The New York Kosher Food and Wine Experience 2015:
A Culinary Delight for all Senses
by Israel Preker and Alexander Shalom Preker
February 15, 2015
This year’s New York Kosher Food and Wine Experience (http://www.kfwe2015.com), which took place on February 9 at the grand Metropolitain Pavillion in Manhattan, was the 9th in a series. The event was organized by organized by The Royal Wine Corporation, the largest producer, distributor and importer of Kosher wine and spirits in the world based in Bayonne, NJ.
More than 700 people attended the daytime trade show and 1,700 consumers attended the evening reception. The event featured 28 of Israel’s top Kosher wine makers among the total of 62 wineries presenting from all over the world, including France, Italy, Spain, the United States and elsewhere. One of the was the unbelievable spread of taste-enhancing foods displayed for sampling through 34 restaurants, caterers and gourmet food companies. Some of the world’s top Kosher Chefs outdid themselves in preparing an amazing culinary experience with food from every corner of the world – all Kosher. This greatly enhanced the experience of meeting new people and enjoying the ambience of this incredible event while sipping old familiar and new exciting wines.
As you have read in past features by Wines Israel (http://www.wines-israel.com or http://www.winesisrael.com), over the past decade many wine makers, bloggers and distributors have dedicated themselves to moving the perception of Kosher wine from “sweet and sacramental” to “elegant and excellent.” The 9th New York Kosher Food and Wine Exhibition was a living testimonial of this transition.
Not surprisingly, New York, the city with the second largest Jewish population in the world after metropolitan Tel Aviv, is the destination of an abundance of Israeli wineries, many of which are Kosher.
Why both food and wine – and not just wine by itself?
While the wine certainly got my attention, it was interesting to see how the Kosher food scene has also changed dramatically in recent years. But beware, not all foods are equal at enhancing the experience of tasting a good wine.
You can’t choose just anything that excites the taste buds or the palate? So what foods are good for wine tasting?
Let us start by considering which of the five taste bud receptors you may want to stimulate – sweet, sour, salty, bitter and umami (metalic).
Taste is the sensation produced when a substance interacts chemically with receptor cells located on the taste buds in your mouth. Taste, along with smell (olfaction) and touch, through stimulation of the trigeminal nerve (which registers texture, pain, and temperature), are the main determinants of how we perceive the flavor of a wine, food or other substances.
And don’t forget the other senses!
Vision can also greatly enhance (or distract from) from the appreciation of a good wine. You have heard the expression of “a sparkling wine.” It gives the image of something fresh and bubbly. The image of a “cloudy or murky” wine is much less inviting. Be it in a restaurant, a bar or a wine cellar, the way the table or bar is set, and the size, shape and ambience of the room, can make or break a good wine-tasting experience. Finally, a classical sonata may be better accompaniment for some wines, smooth jazz better for others.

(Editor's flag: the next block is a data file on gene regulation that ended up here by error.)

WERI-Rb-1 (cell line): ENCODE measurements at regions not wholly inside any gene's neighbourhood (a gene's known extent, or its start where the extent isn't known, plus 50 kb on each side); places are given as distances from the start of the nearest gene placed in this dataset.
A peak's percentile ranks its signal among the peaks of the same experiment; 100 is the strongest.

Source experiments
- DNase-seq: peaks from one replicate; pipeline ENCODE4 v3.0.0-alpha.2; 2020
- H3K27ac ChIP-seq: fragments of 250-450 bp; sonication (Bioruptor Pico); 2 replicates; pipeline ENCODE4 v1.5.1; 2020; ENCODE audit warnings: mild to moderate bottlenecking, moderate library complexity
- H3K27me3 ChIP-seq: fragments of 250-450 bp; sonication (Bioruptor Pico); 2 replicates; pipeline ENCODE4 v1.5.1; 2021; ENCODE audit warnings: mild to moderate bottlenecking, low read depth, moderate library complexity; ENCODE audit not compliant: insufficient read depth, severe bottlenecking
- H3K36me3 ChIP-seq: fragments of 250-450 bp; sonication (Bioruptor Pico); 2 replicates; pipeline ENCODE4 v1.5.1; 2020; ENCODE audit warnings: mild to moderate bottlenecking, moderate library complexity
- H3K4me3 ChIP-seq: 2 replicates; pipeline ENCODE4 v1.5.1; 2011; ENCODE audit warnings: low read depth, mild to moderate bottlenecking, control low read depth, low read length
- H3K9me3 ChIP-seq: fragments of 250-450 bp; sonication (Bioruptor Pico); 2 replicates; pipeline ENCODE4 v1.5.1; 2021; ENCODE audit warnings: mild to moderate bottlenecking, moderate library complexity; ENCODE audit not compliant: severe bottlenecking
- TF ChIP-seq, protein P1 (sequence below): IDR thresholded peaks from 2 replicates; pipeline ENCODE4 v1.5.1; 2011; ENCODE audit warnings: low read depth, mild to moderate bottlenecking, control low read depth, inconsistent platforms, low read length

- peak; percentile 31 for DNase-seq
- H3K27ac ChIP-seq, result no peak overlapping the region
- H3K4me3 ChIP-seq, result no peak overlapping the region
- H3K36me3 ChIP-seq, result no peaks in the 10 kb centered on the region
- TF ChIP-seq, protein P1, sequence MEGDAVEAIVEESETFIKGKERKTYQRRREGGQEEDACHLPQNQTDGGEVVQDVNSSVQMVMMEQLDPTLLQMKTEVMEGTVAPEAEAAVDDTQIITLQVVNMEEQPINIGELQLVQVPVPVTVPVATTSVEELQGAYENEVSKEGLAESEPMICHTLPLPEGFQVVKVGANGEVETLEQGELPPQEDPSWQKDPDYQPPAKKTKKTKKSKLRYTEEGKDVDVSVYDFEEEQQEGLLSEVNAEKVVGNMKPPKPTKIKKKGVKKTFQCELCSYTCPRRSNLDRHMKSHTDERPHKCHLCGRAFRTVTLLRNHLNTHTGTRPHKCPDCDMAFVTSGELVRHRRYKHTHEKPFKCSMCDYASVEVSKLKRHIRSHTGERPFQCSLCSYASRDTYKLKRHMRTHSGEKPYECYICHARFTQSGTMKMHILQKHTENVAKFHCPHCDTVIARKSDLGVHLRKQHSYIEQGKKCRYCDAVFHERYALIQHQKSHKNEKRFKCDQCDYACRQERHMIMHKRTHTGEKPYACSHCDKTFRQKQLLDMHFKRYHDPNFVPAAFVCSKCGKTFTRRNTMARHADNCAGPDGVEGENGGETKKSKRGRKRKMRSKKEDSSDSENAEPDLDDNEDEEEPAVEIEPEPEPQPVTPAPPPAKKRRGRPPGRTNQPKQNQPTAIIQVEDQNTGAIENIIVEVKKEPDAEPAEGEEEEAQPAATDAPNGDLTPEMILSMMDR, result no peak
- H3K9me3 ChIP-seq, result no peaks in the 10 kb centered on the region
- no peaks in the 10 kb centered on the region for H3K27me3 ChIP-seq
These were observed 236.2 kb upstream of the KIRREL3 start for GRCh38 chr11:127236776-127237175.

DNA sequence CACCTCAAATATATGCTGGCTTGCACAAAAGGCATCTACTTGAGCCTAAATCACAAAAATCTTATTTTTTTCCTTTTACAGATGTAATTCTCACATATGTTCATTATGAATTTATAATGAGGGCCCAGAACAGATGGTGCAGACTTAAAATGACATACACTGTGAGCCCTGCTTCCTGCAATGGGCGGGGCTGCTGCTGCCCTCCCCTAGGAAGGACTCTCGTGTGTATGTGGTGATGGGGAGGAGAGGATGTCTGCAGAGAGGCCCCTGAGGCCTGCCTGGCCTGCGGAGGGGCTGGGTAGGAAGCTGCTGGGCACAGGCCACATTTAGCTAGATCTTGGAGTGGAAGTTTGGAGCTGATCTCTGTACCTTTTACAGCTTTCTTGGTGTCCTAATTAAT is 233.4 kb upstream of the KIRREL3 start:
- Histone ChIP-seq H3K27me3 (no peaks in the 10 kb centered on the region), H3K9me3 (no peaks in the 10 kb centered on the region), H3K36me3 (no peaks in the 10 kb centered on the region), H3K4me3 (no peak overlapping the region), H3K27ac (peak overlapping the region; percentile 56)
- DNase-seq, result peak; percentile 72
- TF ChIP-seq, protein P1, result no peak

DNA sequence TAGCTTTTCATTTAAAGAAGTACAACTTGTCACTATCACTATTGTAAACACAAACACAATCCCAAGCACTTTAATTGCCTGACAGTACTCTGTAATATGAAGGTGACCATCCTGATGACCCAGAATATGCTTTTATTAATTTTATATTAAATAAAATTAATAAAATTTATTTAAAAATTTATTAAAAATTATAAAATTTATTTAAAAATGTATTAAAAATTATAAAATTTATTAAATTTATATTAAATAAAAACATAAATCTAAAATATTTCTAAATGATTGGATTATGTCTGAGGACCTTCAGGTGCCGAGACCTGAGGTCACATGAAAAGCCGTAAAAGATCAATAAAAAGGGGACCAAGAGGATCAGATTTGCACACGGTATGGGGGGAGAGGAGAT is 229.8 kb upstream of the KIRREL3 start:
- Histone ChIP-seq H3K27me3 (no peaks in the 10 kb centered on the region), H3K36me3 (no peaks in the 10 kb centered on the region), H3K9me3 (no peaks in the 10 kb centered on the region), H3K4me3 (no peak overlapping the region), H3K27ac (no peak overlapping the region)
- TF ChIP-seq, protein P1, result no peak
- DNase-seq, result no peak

So consider all – the five different senses of taste, smell, touch, vision, and sound when you are lining up your next wine experience.
Certain foods will enhance or inhibit the ability to taste. Among them roquefort. It is both very salty and aromatic. While it’s good with many wines, it’s a disaster with others. That means you’d have to restrict the tasting to only those wines with which it partners well.
The culinary experience of any of the seven biblical foods from the Tahah are excellent accompaniments for a good wine tasting: wheat, barley, grapes (wine), figs, pomegranates, olives (oil) and dates (honey) – Deut 8:8).
Your safest choices are breads and crackers with some fresh figs, dates, pomegranates and olives) accompanied by very mild cheeses like cheddars, edam, gouda, chèvre, mildly herbed, mild Swiss (like Jarlsberg) and so forth.
Bland seafoods like poached shrimp; mild meats (ham, roastbeef) and sausages, that are popular in non-Kosher wine bars are DEFINITELY OUT when time to taste Kosher wine.
There were plenty of Kosher alternatives available at the food displays during the New York Kosher Food and Wine Experience 2015. I particularly liked the Sephardic eggplant mixed with garlic, lemon, tahini, and spices. The Israeli Baba Ganouj made with mayonnaise instead of tahini – sometimes called salat hatzilim (eggplant salad) – was particulalry tasty. For those with a more traditional Ashkenazi East European background, there was no shortage of bagels, brisket, meats spiced with parsley and/or dill, and served with kneidlach, krplach and boiled vegetables.
Unless you have a very “sweet tooth,” you have to watch out for foods that will make sweet wines taste sweeter or dry wines taste drier. For example, artichokes are notorious for making wines taste sweeter – so avoid artichoke spinach dip unless you are one of those people that cannot resist sweets. During the upcoming Pesach holidays, Mazos, gefilte fish, horseradish and charoset will be a special treat for tasting your Pesach Kosher wines.
As a general rule, however, your wine tasting is best accompanied by foods that are bland, bland, bland. And only mildly salty.
We returned home, invigorated by the new Kosher wines that we discovered, excellent sampling of Kosher foods and new friends we had met during the evening.
Finally, remember that taste, smell and touch fade with age. On average, people lose half their taste receptors by the time they turn 20. So hurry. Don’t miss the next The New York Kosher Food and Wine Experience 2016 while your senses are still intact.
Israel and Shalom
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